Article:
Petite France in Strasbourg

Saturday, 25 March 2023 - 11:00 am (CET/MEZ) Berlin | Author/Destination:
Category/Kategorie: General, UNESCO World Heritage
Reading Time:  7 minutes

place Benjamin-Zix © Claude Truong-Ngoc/cc-by-sa-3.0

place Benjamin-Zix © Claude Truong-Ngoc/cc-by-sa-3.0

La Petite France, in Alsatian dialect: Französel (also known as the Quartier des Tanneurs; German: Gerberviertel; “Tanner’s Quarter”) is the south-western part of the Grande Île of Strasbourg in Alsace in eastern France, the most central and characteristic island of the city that forms the historic center. The district is bounded to the north by the Quai de la Bruche (Brischstade), the rue du Bain-aux-Plantes, the Place Benjamin-Zix and the rue des Dentelles; to the east by the Rue du Pont-Saint-Martin, the Pont Saint-Thomas (Thomas Bridge) and the Mills footbridge; to the south by the Channel of Zorn-Mühle; to the west by the Covered Bridges.

At Petite France, the river Ill splits up into a number of channels that cascade through an area that was, in the Middle Ages, home to the city’s tanners, millers and fishermen, and is now one of Strasbourg’s main tourist attractions. Petite France forms part of the UNESCO World Heritage Site of Grande Île, designated in 1988.

The Petite France district did not emerge as an urban entity until the 20th century. Originally, the term “Little France” was reserved for the dam that separates the Spitzmühlen Canal from the shipping canal. Up until the 19th century, the three units that make up the district today were called in Alsatian dialect “Am Pflanzbad”, “Der Mühlenplan” and “Bei den Gedeckten Brücken”.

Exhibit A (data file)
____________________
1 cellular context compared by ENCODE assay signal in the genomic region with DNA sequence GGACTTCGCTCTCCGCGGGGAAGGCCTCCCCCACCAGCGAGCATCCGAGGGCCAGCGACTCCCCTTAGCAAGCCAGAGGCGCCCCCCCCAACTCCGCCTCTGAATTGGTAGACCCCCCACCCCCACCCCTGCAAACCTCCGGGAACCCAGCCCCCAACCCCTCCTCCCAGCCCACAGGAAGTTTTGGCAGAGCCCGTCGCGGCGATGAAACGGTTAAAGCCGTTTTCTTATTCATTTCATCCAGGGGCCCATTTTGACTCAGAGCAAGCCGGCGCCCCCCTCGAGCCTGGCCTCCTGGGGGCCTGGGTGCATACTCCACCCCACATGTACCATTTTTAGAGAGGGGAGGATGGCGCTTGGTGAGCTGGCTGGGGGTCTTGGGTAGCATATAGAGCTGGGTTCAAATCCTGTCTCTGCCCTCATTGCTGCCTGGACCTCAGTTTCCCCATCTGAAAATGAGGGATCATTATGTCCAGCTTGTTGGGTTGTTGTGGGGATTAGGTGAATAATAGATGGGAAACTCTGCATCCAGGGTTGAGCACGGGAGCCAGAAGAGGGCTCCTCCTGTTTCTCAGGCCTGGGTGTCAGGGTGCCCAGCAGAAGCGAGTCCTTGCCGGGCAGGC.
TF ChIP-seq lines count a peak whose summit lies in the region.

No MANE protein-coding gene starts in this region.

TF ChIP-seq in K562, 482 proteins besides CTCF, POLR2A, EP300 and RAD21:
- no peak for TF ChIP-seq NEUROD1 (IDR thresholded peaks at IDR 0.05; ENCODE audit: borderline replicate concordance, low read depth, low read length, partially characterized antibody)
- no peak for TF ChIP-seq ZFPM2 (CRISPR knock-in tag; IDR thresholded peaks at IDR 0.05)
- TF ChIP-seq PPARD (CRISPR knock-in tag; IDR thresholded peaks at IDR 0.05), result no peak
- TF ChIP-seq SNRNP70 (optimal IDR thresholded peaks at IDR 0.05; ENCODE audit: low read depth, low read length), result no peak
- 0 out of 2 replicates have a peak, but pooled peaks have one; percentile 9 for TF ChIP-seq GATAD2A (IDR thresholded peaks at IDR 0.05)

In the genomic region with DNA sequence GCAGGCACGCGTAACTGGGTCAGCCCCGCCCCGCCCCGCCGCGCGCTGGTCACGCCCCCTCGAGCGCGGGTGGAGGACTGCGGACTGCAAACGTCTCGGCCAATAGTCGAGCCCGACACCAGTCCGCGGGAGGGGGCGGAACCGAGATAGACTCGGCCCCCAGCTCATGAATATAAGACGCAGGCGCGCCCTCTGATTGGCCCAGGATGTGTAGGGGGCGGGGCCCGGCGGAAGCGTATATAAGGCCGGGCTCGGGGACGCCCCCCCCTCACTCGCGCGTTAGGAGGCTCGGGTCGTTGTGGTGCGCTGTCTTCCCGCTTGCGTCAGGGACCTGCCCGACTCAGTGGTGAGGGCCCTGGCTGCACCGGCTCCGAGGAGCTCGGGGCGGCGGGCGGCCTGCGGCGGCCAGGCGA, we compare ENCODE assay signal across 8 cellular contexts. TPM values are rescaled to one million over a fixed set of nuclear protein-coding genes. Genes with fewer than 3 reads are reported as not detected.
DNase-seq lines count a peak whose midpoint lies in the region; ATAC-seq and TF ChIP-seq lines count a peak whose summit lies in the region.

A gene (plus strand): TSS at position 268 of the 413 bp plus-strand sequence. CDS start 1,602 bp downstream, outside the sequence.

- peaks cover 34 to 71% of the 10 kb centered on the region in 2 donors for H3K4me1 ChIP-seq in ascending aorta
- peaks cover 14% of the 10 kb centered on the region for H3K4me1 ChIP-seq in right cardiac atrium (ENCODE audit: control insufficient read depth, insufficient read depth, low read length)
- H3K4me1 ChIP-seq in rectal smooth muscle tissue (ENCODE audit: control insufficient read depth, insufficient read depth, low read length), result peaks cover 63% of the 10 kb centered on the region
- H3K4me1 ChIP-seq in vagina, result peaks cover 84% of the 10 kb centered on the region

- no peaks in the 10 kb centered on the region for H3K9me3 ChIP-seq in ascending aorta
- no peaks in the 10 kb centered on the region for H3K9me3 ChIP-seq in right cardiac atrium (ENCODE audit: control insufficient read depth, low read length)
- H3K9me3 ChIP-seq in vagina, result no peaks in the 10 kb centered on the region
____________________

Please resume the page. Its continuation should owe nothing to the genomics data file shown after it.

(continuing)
In the 13th century, the Rue du Bain-aux-Plantes, the main street of the quarter, was known as Glanzhof, in the 15th century it became the Pflanzhof, and later the Pflanzbad. This designation referred to a public bathhouse (No. 22) in which women underwent a bath treatment with fragrant and beneficial herbs.

The “Mühlenplan” still corresponds to the Rue des Moulins, which is sometimes also called the mill quarter. Petite France is therefore not a historical district in the narrower sense, but a picturesque district that emerged with its narrow alleys of half-timbered houses on the banks of the Ill and was not very popular at the time because of the tanneries (white and red tanners) and the associated smells. In addition to the tanners and mill owners, poor fishermen, executioners and prostitutes also lived here. Due to the poverty, many houses were built in half-timbered construction. The origin goes back to the 16th century.

© Alex Tomara/-cc-by-sa-4.0 © Alix Ferreira/cc-by-sa-4.0 place Benjamin-Zix © Claude Truong-Ngoc/cc-by-sa-3.0 Pont du Faisan © Marcelo Schlindwein/cc-by-sa-3.0 Strasbourg-Petite_France-Rue_des_Dentelles-Ignaz_Wiradi-cc-by-sa-3.0 © Taillard Aurele/cc-by-sa-3.0
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place Benjamin-Zix © Claude Truong-Ngoc/cc-by-sa-3.0
Just upstream of Petite France, the river Ill flows through the Barrage Vauban, a defensive structure built at the end of the 17th century. Downstream of this, the river splits into the Canal du Faux-Rempart, which flows to the north of the Grande Île, and four channels which flow through the Petite France quarter before reuniting in the main channel of the river, flowing to the south of the Grande Île. These four channels are spanned by the Ponts Couverts, an earlier defensive structure of three bridges and four towers that, despite its name, has not been covered since the 18th century.